Day-Hiker: Catching Air in Colorado

Jean MacLeod
6 min readSep 20, 2018


My ride at Denver International met me at the curb outside of Southwest Airlines, heaved my backpack in the trunk and took off from Arrivals at race-track speed.

“We have plans,” the driver explained. The driver was Molly, my 26 year-old daughter and day-hiking companion for the next week. We would be joined periodically by her boyfriend Danny Hankins and sometimes by Abbey the dog.

Molly with Abbey

Colorado is a hiker’s wonderland. There are trails literally everywhere — through subdivisions, around parks, on top of bluffs, and up mountains. Big mountains. The plan was to try a few baby-steps of everything Colorado had to offer, and live to tell Facebook…

HIGH LINE CANAL TRAIL (South Suburban/Denver)

We started local; the High Line Trail is a peaceful, well-used regional path a short walk from Molly and Danny’s house in Littleton.

Danny, Molly, Abbey on the Home-stretch

It seems that everyone walks/treks in Colorado — young, old, or on a leash — the state is like a giant park filled with Hike Your Own Hike types.

GARDEN OF THE GODS (Colorado Springs)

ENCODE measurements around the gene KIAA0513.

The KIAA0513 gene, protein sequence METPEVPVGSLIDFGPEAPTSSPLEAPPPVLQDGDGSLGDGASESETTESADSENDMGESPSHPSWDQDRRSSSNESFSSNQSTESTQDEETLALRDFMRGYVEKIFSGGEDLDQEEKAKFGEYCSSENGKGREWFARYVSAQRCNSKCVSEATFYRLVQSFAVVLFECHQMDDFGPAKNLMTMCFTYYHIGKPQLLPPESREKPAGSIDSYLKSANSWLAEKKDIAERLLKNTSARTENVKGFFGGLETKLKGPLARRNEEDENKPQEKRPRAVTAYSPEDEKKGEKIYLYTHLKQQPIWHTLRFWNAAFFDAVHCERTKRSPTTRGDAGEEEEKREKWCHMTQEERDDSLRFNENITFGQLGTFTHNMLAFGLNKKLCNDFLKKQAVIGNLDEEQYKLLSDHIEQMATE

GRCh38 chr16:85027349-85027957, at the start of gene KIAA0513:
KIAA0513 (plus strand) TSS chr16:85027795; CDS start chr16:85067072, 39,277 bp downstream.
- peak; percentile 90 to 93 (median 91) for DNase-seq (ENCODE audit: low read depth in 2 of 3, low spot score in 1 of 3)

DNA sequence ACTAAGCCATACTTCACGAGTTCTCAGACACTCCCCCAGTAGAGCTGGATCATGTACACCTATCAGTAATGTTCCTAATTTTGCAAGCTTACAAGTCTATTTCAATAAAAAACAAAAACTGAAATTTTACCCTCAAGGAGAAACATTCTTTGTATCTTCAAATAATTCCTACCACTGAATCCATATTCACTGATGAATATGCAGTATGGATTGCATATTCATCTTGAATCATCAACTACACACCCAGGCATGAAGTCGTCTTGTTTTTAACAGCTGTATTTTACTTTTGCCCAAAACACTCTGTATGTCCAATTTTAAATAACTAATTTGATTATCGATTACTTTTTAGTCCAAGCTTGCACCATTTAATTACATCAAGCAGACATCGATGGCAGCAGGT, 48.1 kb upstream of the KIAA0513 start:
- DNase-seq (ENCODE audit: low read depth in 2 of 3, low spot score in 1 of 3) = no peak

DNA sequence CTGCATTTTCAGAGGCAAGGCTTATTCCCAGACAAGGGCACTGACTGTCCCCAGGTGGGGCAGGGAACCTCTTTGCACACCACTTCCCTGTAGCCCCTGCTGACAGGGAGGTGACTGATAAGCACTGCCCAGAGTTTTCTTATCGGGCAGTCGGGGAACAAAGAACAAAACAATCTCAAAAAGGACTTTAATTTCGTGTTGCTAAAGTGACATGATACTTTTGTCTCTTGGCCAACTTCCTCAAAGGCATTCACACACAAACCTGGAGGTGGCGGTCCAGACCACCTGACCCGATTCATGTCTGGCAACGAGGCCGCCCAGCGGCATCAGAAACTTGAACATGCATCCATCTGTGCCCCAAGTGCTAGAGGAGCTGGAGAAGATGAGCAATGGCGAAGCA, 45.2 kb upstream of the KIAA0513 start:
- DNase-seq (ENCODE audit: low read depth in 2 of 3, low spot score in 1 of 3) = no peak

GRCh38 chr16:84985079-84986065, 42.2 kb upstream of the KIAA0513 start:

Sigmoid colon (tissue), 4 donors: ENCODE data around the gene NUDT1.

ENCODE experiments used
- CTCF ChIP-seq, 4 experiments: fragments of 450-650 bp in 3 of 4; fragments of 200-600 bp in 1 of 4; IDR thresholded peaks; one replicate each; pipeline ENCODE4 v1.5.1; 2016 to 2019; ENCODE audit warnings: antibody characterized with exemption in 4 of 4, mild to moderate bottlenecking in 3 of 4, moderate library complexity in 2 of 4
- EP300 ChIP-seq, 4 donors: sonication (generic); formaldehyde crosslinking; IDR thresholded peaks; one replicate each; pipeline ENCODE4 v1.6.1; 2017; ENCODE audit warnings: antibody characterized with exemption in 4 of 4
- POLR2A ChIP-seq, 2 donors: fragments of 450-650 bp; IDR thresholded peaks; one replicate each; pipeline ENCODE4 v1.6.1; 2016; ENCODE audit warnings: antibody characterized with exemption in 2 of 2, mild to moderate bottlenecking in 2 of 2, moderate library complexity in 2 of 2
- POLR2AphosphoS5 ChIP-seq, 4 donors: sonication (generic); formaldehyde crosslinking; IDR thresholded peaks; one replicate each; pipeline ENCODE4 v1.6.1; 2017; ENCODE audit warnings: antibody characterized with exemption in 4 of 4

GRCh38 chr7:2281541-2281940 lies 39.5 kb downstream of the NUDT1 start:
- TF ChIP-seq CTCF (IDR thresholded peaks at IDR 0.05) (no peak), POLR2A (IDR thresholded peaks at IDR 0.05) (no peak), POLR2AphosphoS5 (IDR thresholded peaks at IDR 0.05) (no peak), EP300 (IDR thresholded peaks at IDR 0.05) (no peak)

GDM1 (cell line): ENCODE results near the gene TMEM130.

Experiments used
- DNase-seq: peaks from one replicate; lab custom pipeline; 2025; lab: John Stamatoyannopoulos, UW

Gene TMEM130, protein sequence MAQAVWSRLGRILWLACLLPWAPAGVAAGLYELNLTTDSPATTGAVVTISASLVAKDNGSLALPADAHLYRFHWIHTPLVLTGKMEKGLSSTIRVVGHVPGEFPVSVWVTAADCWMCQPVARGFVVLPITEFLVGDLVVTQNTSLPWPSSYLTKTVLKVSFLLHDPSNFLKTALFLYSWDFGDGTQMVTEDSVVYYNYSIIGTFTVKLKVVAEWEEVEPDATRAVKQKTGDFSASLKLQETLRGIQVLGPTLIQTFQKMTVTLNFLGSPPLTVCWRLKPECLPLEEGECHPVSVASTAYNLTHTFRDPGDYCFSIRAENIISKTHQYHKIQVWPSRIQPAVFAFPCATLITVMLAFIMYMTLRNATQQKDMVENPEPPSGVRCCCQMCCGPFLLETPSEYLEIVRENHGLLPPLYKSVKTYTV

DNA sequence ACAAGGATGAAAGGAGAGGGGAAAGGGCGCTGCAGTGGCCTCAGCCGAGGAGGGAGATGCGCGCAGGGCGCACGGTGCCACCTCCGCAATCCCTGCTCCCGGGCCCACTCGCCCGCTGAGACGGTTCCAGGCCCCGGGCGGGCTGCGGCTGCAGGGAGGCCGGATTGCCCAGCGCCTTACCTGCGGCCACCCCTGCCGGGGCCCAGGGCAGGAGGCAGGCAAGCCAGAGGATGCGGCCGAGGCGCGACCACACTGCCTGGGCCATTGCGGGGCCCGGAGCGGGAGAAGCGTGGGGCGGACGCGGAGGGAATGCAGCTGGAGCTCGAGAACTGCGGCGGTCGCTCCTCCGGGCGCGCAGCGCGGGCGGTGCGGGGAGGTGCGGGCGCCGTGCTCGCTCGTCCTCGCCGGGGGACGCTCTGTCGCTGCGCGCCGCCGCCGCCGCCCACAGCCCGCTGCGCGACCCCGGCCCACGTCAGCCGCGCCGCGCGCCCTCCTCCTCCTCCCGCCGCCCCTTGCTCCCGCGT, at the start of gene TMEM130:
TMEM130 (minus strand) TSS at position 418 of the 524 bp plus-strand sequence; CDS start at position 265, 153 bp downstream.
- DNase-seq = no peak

Garden of the Gods was a spectacular introduction to day-hiking around Denver. We chose the Palmer Trail (with a little Scotsman Trail thrown in) and other than not being able to breathe, I loved every stunning minute.

Molly and Danny stopped for me frequently and I drank lots of water, but honestly THEY HAVE NO AIR in their state and I just had to deal.

One of the highlights of my CO stay was meeting Danny’s parents at their lovely home in Larkspur. We were post-Garden of the Gods grubby and covered in red dust, but Tom and Kathy were incredibly gracious and very charming…oh, and THAT LIMEADE…

Kathy, Molly, Danny, Tom

Kathy is a wonderful cook; I captured this side-dish before my phone died. Fresh watermelon, feta cheese, cilantro, sweet onion and black olives: wonderfully refreshing!

HANGING LAKE (Glenwood Canyon)

The next morning Danny drove us three [scary] hours through the heavy mountain traffic to Glenwood Springs in order to hike Hanging Lake. I had totally conquered Garden of the Gods and was pretty smug about tackling a little 1.2 mile hike up a hill.


Well Dear Baby Jesus. Hanging Lake was not on top of a hill — it was on top of a mountain and THERE IS A VERY BIG DIFFERENCE. The trail at Garden of the Gods was an easy, mostly smooth mix of crunched-up red stone and dirt. The Hanging Lake trail consisted of big, jagged, uneven VERTICAL rocks. Rocks raised straight up from Hell. Rocks that grabbed my feet and sucked the oxygen right out of my lungs.

Tip: Although there were all types of walkers and gear on Hanging Lake Trail (one woman in a dress incredibly, and likely unfortunately, wore slip-on wedge sandals), I could NOT have done this 1,000 foot elevation-gain safely without my Keen hiking shoes. Also, my knees would have KILLED for a walking stick on the descent. Really, I was ready to pay big money.

Danny and Molly encouraging me down the trail